Here's Sunstar's little starfish friend in the water:
I pulled her out of the water so that you can get a closer look:
She is made out of solid pink plastic (she sinks in the water). Her black button eyes and pink cheeks are smudged from being exposed to sunblock. She came with perfect paint and probably would have been fine in the water...just not in sunblock and water.
She has cute curled arms and a molded heart patch on her back:
She also has molded stitches all around her midsection:
Here's the funny little brush that came with this set:
Sunstar's mane can't really be brushed (and doesn't really need to be brushed), so this is an odd accessory. I wish they'd left it out and maybe included another cute sea creature friend...or just charged a little less for the set.
Before I turn Sunstar loose in the ocean, I want to update you on the only doll I've found on this island: the Drunken Mermaid. She seems to move around every day, and (thankfully) isn't always slouched at the bar. One day, we found her happily sitting in the sun:
And the next day it looked like she had just finished lunch:
Although no matter where she's sitting, she still looks pretty disheveled:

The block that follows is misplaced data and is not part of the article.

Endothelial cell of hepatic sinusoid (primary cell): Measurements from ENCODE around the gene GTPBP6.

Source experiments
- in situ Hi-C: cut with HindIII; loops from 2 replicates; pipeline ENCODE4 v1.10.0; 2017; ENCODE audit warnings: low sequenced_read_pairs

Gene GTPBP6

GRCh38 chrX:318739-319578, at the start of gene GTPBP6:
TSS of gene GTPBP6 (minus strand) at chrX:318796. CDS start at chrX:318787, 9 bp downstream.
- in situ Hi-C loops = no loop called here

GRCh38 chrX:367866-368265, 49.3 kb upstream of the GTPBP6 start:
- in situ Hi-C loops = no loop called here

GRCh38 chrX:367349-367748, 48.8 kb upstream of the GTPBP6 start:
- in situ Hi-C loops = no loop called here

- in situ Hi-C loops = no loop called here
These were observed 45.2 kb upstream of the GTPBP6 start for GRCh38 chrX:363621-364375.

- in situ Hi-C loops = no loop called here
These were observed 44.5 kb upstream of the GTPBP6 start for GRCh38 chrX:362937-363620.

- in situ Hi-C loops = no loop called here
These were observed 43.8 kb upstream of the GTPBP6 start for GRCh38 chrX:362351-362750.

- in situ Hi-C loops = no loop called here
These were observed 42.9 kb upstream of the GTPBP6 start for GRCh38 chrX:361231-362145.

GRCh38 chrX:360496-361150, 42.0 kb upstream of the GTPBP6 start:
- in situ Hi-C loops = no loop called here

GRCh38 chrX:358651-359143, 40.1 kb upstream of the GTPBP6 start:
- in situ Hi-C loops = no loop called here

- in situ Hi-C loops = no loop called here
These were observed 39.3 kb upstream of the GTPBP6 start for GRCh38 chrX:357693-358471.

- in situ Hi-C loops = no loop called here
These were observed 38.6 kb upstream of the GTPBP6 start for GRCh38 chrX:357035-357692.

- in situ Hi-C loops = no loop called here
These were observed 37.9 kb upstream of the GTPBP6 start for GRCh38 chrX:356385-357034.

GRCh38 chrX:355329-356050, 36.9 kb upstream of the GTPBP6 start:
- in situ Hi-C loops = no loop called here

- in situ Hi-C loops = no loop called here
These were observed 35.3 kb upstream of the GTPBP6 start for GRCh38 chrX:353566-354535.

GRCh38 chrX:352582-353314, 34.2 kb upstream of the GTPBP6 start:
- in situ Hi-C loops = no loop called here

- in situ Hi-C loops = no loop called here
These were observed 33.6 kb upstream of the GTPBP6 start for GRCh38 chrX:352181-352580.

|Oh, Drunken Mermaid.|
Now, Sunstar and I will take you on a little tour of a nearby cove.
She actually doesn't float straight up and down like that, but rather on her side like this:
After a while, she'll fill with water and sink, but in the meantime, if she nestles down into the rocks, she can pause to chat with the locals--like this blue-headed wrasse and his unidentified friends:
This reef has some wonderful coral varieties. Coral are animals that are in the same group as sea anemone and jellyfish. Here's a big brain coral:
A soft coral species:
And a beautiful fan coral:
Here's an interesting species...oh, wait! It's Sunstar's little starfish friend:
She doesn't come with a name, so I call her Denise, after a type of pygmy seahorse. I figured that since Sunstar is named after a starfish, the starfish should be named after a seahorse.